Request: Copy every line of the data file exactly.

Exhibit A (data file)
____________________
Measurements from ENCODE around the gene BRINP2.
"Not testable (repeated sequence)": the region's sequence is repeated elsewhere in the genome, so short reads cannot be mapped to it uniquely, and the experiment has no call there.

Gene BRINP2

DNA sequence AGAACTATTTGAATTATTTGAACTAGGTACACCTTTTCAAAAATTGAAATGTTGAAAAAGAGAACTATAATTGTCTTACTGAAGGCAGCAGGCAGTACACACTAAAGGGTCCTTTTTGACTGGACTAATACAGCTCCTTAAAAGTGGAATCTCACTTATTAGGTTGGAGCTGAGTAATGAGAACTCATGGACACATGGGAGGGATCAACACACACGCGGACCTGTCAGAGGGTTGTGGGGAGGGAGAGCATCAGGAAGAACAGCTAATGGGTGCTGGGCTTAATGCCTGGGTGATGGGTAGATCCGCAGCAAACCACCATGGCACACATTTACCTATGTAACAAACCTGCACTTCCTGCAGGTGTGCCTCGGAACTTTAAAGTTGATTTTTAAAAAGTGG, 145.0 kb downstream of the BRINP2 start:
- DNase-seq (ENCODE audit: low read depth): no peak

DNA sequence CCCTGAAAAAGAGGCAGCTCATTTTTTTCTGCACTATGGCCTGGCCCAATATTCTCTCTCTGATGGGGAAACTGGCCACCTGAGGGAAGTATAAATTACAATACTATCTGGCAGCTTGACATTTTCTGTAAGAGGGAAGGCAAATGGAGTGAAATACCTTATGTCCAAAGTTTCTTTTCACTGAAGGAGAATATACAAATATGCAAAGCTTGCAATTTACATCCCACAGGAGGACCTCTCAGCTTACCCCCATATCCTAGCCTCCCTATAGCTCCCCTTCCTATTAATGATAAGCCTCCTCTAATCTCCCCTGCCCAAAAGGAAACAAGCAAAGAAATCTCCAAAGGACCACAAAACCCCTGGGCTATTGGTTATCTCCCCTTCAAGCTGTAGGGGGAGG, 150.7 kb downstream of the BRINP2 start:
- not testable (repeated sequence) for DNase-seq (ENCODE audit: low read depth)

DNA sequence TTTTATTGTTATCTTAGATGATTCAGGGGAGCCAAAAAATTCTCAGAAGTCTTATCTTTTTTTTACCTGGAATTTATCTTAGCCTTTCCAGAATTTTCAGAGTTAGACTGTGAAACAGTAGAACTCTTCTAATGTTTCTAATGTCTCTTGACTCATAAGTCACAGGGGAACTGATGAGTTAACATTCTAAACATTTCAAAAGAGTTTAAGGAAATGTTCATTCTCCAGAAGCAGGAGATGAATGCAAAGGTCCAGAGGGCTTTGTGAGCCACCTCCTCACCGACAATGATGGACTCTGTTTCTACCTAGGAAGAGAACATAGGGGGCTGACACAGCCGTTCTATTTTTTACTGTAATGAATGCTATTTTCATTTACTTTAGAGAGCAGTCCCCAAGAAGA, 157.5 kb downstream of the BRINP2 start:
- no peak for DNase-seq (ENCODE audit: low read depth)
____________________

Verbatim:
Measurements from ENCODE around the gene BRINP2.
"Not testable (repeated sequence)": the region's sequence is repeated elsewhere in the genome, so short reads cannot be mapped to it uniquely, and the experiment has no call there.

Gene BRINP2

DNA sequence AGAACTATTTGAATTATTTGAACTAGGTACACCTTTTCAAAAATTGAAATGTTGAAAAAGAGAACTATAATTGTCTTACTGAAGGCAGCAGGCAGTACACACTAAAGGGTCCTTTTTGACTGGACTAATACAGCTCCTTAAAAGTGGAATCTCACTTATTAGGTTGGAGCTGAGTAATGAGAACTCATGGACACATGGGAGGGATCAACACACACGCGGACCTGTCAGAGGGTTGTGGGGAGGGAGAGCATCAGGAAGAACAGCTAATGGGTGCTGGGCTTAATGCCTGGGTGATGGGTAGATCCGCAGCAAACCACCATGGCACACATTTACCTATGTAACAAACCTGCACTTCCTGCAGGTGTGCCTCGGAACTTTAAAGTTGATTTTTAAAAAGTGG, 145.0 kb downstream of the BRINP2 start:
- DNase-seq (ENCODE audit: low read depth): no peak

DNA sequence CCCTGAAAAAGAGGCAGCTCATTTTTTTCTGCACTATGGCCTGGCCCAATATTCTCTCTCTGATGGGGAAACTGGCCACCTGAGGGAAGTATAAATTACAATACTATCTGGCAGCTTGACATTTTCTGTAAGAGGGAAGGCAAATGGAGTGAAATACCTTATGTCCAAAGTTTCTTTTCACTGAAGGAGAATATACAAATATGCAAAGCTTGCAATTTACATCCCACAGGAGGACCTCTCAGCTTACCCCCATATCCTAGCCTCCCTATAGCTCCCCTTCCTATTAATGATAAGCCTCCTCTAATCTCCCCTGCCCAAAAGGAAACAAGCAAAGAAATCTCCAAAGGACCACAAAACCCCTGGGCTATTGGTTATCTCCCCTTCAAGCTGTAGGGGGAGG, 150.7 kb downstream of the BRINP2 start:
- not testable (repeated sequence) for DNase-seq (ENCODE audit: low read depth)

DNA sequence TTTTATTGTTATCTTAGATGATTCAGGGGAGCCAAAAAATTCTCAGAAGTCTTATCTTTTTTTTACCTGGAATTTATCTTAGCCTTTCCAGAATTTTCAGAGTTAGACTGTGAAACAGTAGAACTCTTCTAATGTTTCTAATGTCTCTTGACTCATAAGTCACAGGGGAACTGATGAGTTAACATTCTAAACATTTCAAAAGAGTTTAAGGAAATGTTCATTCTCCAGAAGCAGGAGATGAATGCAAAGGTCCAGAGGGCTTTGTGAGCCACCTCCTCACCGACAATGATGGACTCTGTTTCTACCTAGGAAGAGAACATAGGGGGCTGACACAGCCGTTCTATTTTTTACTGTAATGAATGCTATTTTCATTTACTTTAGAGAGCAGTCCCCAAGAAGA, 157.5 kb downstream of the BRINP2 start:
- no peak for DNase-seq (ENCODE audit: low read depth)